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Posts Tagged ‘rescue’

Abandoned chickens call Minneapolis home

In Animal News on June 24, 2010 at 10:23 pm

Mary Britton Clouse founded Chicken Run Rescue—the only urban chicken adoption program—in 2001 after previously working with dog and cat adoption. Many people are aware of cruelty and abuse against dogs and cats, but Britton Clouse felt that no one was there for the chickens.

“Chickens are the most abused animals on the planet,” says Britton Clouse, referring to the fact that anticruelty and humane slaughter laws do not apply to chickens. Although sanctuaries for former farm animals exist, there were no agencies actively finding homes for the displaced animals. To date, Chicken Run Rescue has placed nearly 700 domestic fowl in forever homes.

Although raising chickens properly has a high start-up cost, they can live comfortably in an urban backyard for their 14-year lifespan. Chickens are social animals, capable of bonding with their own species and with humans. Like other companion animals, chickens have their own temperaments. Some prefer solitude, while others love to be held and stroked. Chicken Run Rescue adopts loving animals as pets within 90 miles of the Minneapolis/St. Paul area.

The trend of urban farming has led to an increased number of abandoned birds. Since April 2009, there have been more than 300 surrender inquires for chicken and other fowl in the Minneapolis area. Often new hobby farmers do not realize that a hen’s egg production peaks at 18 months, or that half of all birds bred will be male.

One rooster, later named Ernst, was going to be given away for slaughter after his sex was discovered. A woman stepped in and took Ernst to Chicken Run Rescue, where he stayed until a woman who had recently lost her rooster of the same breed adopted him. During his time at Chicken Run Rescue, Ernst was hand tamed and learned to love people, eventually following Britton Clouse around the yard as she gardened.

When adopting from Chicken Run Rescue, new owners can be assured knowing the sex, health, and personality of the bird, unlike when purchasing from a hatchery. Chicken Run Rescue is committed to the birds for life and will find new homes for the birds if the owner is unable to keep them for any reason. Adopters are also given comprehensive information packets and encouraged to contact Chicken Run Rescue for advice on care, health and behavior at any time, day or night.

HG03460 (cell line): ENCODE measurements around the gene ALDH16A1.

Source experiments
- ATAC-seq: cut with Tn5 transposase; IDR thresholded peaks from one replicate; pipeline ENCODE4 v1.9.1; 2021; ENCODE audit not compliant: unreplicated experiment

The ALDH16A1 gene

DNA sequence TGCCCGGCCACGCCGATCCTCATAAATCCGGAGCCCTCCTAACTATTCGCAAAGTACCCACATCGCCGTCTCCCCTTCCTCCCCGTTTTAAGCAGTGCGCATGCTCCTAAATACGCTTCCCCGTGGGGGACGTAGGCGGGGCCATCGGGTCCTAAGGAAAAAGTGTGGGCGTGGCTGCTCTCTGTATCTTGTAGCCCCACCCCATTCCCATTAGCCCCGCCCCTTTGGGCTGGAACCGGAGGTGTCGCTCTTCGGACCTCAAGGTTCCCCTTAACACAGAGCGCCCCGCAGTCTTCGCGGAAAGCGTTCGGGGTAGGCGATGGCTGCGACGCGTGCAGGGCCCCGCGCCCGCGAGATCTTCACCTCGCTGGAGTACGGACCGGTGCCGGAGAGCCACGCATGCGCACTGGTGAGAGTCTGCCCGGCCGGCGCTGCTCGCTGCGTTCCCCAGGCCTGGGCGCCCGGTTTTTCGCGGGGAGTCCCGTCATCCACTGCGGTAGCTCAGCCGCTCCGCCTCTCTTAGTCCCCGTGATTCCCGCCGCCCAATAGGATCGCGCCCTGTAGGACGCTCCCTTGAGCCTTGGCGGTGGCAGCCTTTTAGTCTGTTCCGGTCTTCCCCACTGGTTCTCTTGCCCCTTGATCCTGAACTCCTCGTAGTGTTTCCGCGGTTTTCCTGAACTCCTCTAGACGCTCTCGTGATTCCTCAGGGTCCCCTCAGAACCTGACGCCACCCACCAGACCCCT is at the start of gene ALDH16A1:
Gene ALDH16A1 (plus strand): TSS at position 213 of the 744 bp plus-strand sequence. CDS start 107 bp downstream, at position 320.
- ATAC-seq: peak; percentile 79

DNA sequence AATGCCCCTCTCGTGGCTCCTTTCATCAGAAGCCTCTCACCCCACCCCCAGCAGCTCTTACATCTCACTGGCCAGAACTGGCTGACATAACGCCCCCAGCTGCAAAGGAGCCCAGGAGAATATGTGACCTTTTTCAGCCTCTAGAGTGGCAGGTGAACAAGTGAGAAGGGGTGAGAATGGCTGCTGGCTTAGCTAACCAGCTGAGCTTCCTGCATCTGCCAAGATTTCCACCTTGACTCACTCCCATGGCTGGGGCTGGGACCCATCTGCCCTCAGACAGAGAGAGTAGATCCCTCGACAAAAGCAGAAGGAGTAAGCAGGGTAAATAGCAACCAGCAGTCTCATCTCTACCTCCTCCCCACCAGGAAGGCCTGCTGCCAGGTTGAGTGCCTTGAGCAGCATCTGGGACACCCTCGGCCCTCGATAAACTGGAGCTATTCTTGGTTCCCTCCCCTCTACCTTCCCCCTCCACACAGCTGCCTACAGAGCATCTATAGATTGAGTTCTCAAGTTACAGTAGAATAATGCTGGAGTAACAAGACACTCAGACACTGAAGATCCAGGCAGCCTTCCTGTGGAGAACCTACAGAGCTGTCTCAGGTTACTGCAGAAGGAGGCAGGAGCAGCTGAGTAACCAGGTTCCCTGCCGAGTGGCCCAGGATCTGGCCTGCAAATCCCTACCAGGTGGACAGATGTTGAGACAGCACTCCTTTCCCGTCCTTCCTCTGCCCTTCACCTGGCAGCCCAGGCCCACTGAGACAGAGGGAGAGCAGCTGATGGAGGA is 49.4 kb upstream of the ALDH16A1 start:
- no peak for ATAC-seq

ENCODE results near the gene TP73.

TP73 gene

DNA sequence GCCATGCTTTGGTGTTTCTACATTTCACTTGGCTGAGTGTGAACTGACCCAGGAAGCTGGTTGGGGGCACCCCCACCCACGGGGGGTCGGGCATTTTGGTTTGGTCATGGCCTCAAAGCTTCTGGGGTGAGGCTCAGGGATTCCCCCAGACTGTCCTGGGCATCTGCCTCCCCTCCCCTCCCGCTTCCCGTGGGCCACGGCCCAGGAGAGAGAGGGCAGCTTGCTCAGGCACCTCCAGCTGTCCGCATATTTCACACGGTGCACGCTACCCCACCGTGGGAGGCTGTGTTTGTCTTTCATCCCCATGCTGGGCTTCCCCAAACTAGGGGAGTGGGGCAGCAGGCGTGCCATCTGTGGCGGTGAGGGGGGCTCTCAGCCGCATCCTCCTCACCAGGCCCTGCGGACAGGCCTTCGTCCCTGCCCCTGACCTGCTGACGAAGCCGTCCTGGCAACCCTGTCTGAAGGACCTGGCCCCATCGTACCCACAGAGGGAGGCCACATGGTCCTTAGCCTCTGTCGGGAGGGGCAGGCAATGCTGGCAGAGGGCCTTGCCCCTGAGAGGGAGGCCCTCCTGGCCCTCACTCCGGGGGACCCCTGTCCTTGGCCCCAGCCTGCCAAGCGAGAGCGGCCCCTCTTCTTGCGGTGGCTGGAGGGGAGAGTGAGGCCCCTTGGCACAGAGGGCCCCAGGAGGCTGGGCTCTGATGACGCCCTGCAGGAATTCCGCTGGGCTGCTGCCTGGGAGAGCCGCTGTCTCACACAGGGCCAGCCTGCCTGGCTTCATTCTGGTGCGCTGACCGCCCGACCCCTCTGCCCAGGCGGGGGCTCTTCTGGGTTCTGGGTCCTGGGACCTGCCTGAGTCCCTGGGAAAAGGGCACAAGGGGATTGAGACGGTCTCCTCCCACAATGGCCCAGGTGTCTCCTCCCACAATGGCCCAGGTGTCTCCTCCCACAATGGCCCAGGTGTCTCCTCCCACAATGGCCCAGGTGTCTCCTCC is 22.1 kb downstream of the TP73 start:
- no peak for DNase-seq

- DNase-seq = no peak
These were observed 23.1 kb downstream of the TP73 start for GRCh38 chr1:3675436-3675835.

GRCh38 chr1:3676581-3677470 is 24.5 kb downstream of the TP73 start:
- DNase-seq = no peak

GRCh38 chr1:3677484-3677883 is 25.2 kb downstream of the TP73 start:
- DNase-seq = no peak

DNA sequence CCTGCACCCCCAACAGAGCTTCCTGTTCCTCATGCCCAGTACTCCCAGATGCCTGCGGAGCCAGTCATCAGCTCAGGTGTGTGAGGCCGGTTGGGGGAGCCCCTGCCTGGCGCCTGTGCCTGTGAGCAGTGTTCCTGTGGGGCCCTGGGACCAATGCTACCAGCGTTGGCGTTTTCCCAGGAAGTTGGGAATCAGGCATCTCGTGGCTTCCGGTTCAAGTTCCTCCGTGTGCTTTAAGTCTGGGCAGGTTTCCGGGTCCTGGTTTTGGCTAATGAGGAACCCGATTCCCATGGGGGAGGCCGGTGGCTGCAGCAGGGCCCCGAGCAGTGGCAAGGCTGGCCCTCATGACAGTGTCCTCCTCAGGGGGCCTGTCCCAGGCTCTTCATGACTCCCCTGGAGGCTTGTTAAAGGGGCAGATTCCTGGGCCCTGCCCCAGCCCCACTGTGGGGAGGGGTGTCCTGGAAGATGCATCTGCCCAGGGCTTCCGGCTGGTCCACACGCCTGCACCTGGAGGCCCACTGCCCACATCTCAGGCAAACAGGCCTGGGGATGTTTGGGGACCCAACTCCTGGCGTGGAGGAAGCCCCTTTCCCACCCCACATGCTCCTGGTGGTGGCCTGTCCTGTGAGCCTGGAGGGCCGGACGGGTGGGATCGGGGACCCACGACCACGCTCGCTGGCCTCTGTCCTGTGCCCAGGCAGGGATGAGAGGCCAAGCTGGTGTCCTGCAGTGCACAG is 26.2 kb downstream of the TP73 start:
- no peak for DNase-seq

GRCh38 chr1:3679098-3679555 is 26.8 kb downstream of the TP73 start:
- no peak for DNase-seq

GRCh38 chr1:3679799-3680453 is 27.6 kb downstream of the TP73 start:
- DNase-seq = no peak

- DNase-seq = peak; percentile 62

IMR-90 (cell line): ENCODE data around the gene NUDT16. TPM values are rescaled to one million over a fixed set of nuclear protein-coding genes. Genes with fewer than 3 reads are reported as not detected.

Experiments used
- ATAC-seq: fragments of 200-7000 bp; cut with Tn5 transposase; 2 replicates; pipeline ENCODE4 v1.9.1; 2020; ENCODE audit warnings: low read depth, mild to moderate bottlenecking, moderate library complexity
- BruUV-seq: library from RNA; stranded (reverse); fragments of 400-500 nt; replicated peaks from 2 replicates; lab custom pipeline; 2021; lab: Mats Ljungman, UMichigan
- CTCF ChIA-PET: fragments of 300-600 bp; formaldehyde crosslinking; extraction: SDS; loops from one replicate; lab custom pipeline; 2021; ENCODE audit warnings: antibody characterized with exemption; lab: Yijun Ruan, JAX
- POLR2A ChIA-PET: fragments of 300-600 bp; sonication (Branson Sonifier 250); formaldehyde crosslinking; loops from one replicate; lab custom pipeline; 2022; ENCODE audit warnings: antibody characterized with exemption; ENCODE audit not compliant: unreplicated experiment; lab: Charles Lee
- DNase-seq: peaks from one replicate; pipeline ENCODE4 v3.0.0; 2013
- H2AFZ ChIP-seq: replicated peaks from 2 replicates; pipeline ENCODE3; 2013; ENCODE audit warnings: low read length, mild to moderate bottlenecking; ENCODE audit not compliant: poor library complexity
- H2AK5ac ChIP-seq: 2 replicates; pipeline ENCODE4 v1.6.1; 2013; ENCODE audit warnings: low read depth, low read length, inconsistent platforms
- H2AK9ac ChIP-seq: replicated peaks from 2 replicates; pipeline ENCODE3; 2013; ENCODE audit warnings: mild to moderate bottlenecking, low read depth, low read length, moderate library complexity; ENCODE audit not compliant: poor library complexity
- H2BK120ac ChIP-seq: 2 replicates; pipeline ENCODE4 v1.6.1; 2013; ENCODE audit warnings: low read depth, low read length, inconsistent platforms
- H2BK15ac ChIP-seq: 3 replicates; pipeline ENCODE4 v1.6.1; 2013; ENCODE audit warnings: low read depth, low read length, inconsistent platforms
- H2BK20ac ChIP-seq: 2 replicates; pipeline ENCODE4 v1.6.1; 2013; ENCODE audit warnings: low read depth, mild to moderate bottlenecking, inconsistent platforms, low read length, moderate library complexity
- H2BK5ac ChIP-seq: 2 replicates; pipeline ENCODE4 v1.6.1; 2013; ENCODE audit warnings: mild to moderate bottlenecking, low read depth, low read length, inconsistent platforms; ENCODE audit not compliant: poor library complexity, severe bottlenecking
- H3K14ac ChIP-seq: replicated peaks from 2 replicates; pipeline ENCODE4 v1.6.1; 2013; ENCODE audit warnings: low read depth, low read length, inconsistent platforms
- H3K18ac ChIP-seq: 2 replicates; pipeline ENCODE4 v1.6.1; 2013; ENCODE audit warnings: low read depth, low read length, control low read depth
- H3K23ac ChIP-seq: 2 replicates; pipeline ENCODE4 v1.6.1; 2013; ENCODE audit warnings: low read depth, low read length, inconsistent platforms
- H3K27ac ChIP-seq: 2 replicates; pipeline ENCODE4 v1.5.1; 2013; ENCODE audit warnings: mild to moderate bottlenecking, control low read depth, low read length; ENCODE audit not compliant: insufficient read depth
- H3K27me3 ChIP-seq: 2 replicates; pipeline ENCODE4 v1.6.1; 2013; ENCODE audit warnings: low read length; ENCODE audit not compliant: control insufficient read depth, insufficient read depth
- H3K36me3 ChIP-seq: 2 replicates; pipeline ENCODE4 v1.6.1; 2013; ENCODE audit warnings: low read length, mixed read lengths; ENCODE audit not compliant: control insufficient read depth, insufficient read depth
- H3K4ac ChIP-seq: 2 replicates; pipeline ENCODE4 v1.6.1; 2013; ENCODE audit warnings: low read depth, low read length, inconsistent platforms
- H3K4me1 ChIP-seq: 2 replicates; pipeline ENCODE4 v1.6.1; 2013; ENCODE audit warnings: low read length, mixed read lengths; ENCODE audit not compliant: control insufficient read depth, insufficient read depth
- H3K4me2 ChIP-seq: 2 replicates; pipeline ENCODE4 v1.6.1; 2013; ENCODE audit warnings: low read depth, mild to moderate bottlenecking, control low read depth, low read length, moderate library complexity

Because of Chicken Run Rescue’s devotion to the animals, it is not surprising that chicken lovers are passionate about this unique adoption agency.

For more information, visit brittonclouse.com/chickenrunrescue/. --Valerie Lute


Vote for your favorite rescue story!

In Contests and Promotions on July 28, 2009 at 3:32 pm

Purina’s Rally to Rescue Doing More for Pets Rescue Stories Contest is going on now. Check out the video below then visit RallyToRescue.org to vote for your favorite rescue story!

Update on the vice presidential puppy front

In Animal News on December 22, 2008 at 3:20 pm

Vice President-elect Joe Biden has not only beaten Barack Obama to the puppy punch, but says he is planning on adding another dog to his family once he moves into his new home next month. The newest member of the Biden clan will come from a shelter, according to Biden in an interview aired Dec. 21 on ABC’s This Week with George Stephanopoulos. Biden purchased a 6-week-old German Shepherd from a Chester County breeder on Dec. 6, igniting considerable controversy among shelter and rescue advocates.

Biden confessed his partiality for German Shepherds, saying “I’ve had German Shepherds since I was a kid, and I’ve actually trained them and shown them in the past. So I wanted a German Shepherd.” The Bidens plan to adopt a Golden Retriever as a companion for the German Shepherd, who has yet to be named.

Volunteers with Delaware Valley Golden Retriever Rescue as well as Wayne Pacelle, president of the Humane Society of the United States, have voiced their enthusiasm for Biden’s latest decision on the puppy front. The vice president-elect has not mentioned whether he has identified a particular shelter. He will, however, have to undergo the same rigorous vetting process as any other potential pet guardian before an adoption can take place.

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